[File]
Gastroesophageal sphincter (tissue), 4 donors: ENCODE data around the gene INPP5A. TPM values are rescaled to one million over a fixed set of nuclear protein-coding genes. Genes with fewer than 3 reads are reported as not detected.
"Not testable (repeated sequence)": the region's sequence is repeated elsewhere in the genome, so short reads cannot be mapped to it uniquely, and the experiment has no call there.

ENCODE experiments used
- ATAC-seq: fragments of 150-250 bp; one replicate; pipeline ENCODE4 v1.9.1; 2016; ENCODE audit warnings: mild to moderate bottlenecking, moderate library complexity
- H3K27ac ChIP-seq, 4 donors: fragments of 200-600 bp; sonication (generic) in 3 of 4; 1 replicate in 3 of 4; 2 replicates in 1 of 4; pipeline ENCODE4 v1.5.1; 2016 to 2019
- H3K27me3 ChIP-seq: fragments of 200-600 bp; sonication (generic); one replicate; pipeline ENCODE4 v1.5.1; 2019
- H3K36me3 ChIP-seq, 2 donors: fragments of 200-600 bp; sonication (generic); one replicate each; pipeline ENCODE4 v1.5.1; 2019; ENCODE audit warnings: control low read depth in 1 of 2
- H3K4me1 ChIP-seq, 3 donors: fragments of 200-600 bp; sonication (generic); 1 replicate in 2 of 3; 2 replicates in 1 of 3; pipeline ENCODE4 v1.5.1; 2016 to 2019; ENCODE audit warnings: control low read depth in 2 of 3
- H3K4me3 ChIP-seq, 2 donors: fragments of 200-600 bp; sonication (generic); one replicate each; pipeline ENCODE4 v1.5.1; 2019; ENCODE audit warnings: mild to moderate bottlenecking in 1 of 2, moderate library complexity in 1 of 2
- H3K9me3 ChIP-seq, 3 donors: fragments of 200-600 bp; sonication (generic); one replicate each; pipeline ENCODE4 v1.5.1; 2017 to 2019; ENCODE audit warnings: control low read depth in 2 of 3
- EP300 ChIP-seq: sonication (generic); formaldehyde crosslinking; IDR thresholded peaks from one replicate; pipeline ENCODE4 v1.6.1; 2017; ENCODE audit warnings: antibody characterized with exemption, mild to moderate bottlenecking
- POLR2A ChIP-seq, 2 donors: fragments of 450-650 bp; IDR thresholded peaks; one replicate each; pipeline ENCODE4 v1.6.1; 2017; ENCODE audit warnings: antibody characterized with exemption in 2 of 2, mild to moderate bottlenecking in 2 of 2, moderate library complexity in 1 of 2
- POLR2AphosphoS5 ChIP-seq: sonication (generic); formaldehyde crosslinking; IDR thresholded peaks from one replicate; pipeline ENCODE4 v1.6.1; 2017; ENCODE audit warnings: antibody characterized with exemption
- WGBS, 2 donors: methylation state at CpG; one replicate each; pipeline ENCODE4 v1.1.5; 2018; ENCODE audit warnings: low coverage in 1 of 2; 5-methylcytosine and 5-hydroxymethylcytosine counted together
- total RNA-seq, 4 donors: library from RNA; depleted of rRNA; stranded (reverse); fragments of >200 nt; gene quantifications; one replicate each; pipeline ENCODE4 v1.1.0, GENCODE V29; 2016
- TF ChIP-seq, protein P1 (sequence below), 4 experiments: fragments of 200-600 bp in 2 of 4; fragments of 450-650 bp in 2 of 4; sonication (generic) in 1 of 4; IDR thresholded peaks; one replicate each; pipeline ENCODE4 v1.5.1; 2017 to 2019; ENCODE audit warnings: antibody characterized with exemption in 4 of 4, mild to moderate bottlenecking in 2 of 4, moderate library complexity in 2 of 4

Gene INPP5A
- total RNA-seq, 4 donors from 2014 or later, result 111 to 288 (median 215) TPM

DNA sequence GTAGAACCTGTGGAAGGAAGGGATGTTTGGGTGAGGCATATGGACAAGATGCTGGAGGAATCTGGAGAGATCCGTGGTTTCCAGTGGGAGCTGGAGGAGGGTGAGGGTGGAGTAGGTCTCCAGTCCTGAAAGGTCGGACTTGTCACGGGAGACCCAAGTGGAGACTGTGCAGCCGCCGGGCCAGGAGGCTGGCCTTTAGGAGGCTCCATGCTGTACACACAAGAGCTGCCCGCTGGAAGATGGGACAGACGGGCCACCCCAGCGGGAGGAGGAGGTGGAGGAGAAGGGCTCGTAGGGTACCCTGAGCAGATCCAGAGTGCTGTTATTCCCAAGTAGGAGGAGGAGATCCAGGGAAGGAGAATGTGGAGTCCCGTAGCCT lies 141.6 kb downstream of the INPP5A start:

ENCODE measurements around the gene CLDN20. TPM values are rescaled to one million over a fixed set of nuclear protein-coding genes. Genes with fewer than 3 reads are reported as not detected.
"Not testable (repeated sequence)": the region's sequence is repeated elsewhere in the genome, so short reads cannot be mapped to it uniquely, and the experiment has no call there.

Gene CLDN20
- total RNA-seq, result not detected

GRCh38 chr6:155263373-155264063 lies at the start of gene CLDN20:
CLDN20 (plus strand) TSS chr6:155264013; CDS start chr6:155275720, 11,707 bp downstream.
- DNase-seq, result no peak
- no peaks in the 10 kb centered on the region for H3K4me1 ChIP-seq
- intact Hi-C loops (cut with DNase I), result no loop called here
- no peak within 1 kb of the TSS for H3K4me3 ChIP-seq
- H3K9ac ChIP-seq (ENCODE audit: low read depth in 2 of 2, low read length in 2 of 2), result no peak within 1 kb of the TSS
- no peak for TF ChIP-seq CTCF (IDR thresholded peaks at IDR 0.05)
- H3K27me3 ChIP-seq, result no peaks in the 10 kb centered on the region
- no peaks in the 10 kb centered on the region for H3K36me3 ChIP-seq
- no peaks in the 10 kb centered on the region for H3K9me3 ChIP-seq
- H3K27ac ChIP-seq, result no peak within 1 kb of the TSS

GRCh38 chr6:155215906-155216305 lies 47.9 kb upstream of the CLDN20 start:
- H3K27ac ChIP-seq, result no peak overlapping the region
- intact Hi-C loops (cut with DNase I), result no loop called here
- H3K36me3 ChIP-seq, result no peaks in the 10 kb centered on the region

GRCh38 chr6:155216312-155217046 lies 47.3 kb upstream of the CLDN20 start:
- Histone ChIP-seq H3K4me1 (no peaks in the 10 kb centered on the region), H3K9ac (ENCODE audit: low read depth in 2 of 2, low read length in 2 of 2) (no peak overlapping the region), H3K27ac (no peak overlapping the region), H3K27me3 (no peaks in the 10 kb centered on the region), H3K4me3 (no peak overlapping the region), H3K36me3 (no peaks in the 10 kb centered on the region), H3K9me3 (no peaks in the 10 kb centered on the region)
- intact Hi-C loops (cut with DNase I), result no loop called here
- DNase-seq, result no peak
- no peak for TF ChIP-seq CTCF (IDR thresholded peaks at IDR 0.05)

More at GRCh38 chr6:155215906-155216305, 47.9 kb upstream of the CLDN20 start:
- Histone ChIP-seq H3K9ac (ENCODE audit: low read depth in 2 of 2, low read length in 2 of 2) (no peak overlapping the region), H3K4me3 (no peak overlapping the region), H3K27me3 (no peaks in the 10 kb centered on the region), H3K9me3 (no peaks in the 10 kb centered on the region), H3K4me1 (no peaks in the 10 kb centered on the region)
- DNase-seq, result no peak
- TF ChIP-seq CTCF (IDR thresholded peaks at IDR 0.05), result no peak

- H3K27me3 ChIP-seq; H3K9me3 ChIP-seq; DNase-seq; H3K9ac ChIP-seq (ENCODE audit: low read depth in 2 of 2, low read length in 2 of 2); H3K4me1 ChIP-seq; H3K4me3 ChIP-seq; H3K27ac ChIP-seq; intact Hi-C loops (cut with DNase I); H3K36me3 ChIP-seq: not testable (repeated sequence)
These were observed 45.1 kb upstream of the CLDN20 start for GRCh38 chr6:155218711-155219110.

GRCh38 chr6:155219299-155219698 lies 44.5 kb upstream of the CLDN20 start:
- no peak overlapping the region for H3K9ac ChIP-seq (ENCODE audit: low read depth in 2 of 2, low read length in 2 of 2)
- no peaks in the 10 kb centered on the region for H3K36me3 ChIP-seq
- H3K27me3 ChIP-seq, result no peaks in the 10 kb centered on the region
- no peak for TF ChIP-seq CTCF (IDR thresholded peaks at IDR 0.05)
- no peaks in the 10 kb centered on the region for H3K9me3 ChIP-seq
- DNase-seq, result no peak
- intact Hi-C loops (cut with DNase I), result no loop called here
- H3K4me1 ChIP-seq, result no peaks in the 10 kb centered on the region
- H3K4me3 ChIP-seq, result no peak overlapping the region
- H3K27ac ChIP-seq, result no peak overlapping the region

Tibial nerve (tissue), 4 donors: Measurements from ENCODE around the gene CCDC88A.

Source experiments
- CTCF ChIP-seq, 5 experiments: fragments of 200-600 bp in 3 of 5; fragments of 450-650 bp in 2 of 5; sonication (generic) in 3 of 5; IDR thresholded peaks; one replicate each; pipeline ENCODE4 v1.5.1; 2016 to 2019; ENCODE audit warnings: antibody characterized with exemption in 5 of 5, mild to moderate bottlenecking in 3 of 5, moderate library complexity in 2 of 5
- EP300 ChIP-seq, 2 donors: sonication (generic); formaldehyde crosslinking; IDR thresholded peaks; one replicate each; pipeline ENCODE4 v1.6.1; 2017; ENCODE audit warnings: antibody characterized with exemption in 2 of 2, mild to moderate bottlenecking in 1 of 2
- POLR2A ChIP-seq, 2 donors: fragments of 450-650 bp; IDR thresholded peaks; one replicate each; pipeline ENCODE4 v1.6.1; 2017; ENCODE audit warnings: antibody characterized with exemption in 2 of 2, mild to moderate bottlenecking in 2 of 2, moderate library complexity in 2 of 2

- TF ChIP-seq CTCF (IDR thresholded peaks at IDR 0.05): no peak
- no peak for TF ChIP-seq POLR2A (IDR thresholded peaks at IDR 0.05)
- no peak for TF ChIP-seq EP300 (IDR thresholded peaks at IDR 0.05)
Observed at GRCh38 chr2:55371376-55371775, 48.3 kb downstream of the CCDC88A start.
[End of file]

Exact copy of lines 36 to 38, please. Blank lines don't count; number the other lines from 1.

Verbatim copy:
GRCh38 chr6:155215906-155216305 lies 47.9 kb upstream of the CLDN20 start:
- H3K27ac ChIP-seq, result no peak overlapping the region
- intact Hi-C loops (cut with DNase I), result no loop called here